Benjamin Kramer provides extensive details on common and non-common antidepressants and anti-anxiety medications (anxiolytics) includingSSRIs (selective serotonin re-uptake inhibitors, such as Zoloft, Paxil, Prozac and Lexapro), SNRIs (Serotonin and Norepinephrine re-uptake inhibitors uch as Effexor and Cymbalta), atypical antidepressants (such as Remeron, Buspar and Wellbutrin), TCAs (Tricyclic antidepressants, such as Endep and Anafranil), Benzodiazepines (such as Xanax, Ativan and Klonopin), “Off-label” and experimental options including stimulants (amphetamine, methylphenidate), Lyrica, tramadol memantine and ketamine.
This book also discusses upcoming drugs for depression and anxiety that are supposed to become available soon.
As described above, journaling is a great way to give yourself a stress release.
Whether you are dealing with mental health issues, heartbreak, a problem at work, or any other life stressor, this journal is for you.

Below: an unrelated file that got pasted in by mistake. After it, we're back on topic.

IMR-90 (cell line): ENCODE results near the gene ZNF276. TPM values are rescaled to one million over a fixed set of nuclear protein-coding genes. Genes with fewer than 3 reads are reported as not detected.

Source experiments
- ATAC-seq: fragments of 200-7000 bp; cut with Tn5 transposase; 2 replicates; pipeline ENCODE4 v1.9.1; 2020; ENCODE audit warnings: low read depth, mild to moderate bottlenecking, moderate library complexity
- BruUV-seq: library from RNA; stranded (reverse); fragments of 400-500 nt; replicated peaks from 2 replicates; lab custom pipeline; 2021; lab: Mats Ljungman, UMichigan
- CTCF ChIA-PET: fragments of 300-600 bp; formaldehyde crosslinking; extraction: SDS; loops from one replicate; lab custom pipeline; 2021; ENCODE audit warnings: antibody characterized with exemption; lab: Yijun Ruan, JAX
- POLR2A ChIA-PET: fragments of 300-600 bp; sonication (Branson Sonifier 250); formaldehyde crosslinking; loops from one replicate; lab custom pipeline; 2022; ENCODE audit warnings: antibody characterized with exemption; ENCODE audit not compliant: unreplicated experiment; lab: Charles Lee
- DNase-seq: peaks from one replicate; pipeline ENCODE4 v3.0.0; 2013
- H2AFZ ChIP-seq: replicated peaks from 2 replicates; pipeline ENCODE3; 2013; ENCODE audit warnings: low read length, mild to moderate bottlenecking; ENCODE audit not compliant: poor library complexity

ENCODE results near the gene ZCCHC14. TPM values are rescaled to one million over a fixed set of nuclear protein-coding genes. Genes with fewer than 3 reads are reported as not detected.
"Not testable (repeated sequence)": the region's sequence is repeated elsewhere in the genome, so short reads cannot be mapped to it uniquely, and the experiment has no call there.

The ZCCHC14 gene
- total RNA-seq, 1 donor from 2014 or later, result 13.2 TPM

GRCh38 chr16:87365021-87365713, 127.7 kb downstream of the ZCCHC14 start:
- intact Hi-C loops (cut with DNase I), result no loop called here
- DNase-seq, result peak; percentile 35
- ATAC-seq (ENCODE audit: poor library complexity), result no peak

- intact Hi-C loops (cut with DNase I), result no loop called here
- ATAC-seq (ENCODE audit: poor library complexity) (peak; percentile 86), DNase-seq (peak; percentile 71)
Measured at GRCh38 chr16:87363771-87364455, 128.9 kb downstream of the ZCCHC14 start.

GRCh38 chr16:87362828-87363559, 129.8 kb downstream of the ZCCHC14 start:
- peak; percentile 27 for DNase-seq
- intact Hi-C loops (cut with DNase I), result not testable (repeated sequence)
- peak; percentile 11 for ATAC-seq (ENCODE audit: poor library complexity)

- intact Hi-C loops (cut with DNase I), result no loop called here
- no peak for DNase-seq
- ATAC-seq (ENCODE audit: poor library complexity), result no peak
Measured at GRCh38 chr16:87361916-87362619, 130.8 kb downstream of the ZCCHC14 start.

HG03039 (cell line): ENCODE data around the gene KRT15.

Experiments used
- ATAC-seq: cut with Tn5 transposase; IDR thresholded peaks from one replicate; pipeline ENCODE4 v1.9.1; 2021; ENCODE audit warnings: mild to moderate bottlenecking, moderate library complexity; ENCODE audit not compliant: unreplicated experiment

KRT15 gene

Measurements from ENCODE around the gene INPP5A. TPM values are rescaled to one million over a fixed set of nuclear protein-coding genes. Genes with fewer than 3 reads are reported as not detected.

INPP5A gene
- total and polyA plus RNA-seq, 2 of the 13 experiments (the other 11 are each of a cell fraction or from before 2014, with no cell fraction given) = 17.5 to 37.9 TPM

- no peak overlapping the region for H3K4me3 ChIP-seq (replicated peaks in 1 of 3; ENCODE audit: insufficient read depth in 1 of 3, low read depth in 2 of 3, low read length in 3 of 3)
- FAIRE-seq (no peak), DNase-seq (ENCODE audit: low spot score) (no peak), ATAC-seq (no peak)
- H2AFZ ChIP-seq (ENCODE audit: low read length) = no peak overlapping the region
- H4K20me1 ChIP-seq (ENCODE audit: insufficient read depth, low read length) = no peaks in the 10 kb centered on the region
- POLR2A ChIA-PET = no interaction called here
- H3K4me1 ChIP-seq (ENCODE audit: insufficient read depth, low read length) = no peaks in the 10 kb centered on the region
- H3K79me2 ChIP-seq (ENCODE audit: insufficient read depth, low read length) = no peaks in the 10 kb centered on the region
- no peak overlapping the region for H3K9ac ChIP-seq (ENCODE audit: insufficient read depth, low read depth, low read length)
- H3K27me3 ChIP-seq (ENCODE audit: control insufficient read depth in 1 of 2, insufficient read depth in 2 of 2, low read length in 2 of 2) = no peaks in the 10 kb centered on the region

This Mindfulness Journal can easily be added into your daily routine and can serve as an outlet for stress-reduction that will help you appreciate every single day and moment.
It includes 365 daily writing prompts divided into 52 weekly mindfulness topics. The prompts are extremely unique, fun, and engaging, so you will never get bored while journaling.
Additionally, each prompt is on its own separate page so you will have more than enough room for reflection and to write down all of your thoughts, big or small.
Although it is suggested to journal once a day, you can spend as much or as little time as you want on each prompt.
Journaling is a great way to help process and keep track of your experiences and feelings while you are going through depression or seasonal affective disorder (SAD).
This journal contains 94 daily templates to aid in your discovery process.
How to recognize an anxiety attack.Medical News Today. November 5th, 2018.
Panic attacks and panic disorder. Mayo Clinic. May 4th, 2018.